Medical defence organisation MDU has quashed speculation that it is will no longer offer indemnity to GPs to carry out minor surgery.
The move comes as RCGP minor surgery lead Dr Jonathan Botting received an email from the MDU, informing him that he would not be covered for minor surgery. MDU’s action provoked widespread concern that all GPs with the defence organisation might be affected.
Dr Botting told Pulse that he wanted to discover whether the action was on an individual level or whether it was part of a wider policy change.
He said: ‘I’m trying to find out, before I do anything else, whether or not this is actually an error based on misinformation or if it’s an actual move by the MDU.
‘The first thing have to do is work out how I am covered for the future for what I do. For me, community-based surgery is the biggest part of what I do. I need to sort that out and I’m expecting to hear back in the next day or two.’
The MDU, which said it could not comment on individual cases, insisted that its policy on minor surgery had not shifted.
A spokesperson said: ‘I can confirm that the MDU’s benefits of membership have not changed and we continue to provide indemnity and other medico-legal benefits for GP members who undertake minor surgery.’
The news comes just months after Dr Botting participated in a research study published in the British Journal of General Practice which found that minor skin surgery performed by GPs in primary care is safe and prompt and may be an ‘underused resource’.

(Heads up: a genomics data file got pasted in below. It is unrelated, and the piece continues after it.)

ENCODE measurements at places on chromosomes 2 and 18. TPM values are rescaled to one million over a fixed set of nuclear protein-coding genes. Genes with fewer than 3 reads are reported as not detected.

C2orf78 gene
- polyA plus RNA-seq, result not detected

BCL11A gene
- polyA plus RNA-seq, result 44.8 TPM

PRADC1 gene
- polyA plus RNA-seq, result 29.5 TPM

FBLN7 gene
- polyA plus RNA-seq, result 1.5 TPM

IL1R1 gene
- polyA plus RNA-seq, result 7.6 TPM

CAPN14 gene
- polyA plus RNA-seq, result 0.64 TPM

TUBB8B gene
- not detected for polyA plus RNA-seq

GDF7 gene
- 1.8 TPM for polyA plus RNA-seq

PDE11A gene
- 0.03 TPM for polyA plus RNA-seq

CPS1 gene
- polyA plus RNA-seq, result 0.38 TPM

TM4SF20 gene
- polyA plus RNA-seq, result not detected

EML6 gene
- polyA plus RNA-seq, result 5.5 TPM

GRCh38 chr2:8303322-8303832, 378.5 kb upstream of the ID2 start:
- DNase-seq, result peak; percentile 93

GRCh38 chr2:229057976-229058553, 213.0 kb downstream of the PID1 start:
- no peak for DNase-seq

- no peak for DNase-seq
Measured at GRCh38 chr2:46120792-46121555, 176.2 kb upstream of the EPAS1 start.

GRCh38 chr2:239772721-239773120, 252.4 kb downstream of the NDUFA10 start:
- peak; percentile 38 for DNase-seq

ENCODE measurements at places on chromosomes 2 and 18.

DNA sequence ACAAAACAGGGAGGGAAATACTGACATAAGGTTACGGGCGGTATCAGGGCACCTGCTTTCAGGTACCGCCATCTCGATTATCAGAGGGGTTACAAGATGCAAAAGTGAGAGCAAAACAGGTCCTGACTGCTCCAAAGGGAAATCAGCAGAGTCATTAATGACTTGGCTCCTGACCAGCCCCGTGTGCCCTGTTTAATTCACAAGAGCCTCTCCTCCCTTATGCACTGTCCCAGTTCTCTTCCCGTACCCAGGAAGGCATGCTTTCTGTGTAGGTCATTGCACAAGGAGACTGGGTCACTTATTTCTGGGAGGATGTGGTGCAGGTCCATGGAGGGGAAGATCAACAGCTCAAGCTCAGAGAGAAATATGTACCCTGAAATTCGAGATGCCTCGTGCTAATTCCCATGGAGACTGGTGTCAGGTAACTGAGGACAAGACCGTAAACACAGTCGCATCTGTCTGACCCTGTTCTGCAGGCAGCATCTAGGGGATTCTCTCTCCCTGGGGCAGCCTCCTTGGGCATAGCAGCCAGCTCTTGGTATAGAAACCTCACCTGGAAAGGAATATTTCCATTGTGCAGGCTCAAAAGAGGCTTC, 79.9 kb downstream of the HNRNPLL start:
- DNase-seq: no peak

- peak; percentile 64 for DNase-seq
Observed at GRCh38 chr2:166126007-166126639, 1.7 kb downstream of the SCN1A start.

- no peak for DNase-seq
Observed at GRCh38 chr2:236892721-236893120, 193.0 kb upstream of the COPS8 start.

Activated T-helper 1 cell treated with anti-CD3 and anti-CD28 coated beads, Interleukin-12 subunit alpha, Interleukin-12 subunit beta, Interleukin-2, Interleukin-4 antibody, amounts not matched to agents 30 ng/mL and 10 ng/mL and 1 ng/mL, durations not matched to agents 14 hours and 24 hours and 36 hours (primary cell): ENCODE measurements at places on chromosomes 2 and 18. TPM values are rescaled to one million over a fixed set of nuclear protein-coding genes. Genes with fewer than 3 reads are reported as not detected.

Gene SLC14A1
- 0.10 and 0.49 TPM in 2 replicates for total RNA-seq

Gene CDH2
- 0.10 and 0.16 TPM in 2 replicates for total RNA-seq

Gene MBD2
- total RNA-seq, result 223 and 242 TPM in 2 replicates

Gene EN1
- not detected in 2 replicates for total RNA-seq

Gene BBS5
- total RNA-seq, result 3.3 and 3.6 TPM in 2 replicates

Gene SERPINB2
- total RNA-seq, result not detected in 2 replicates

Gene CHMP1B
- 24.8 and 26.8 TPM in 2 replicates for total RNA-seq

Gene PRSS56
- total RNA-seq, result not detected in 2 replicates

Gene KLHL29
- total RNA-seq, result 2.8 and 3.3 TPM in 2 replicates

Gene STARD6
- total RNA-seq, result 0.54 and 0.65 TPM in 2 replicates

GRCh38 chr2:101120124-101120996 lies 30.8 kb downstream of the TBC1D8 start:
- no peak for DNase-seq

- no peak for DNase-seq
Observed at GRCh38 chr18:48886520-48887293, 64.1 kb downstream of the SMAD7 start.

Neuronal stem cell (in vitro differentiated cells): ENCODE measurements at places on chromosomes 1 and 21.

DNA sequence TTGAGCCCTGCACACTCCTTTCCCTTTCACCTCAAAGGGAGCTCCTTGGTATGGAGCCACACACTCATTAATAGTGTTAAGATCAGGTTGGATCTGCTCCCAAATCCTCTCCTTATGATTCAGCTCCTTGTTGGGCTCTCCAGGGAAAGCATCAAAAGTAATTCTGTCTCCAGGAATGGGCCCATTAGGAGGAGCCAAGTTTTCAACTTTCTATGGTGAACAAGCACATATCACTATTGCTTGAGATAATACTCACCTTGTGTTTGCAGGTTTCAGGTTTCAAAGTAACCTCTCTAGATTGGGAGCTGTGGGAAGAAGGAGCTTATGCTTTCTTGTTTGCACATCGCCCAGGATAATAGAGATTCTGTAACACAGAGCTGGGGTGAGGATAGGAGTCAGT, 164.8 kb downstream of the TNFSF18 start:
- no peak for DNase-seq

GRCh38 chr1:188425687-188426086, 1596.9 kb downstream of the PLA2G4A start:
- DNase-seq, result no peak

RCGP chair Dr Maureen Baker pointed out that Dr Botting is a GP with a ‘special interest in minor surgery who has never made a claim or had a claim made against him in 34 years of general practice’.
The RCGP is so concerned by Dr Botting’s plight that it is asking members to report ‘any similar issues’ with defence organisations.
The two other large medical defence organisations MDDUS and MPS said that it was business as usual regarding indemnity for GPs on minor surgery.
MDDUS’ head of underwriting Chris Godeseth said that there were ‘no changes planned in MDDUS’s approach to minor surgery’.
And Dr Nick Clements, head of risk and underwriting policy at medical defence organisation MPS said: ‘It is both a legal and professional requirement for GPs to maintain adequate and appropriate indemnity or insurance when practising medicine in the UK. As a benefit of membership with MPS, GPs can request indemnity for a wide range of activities, including minor surgery.’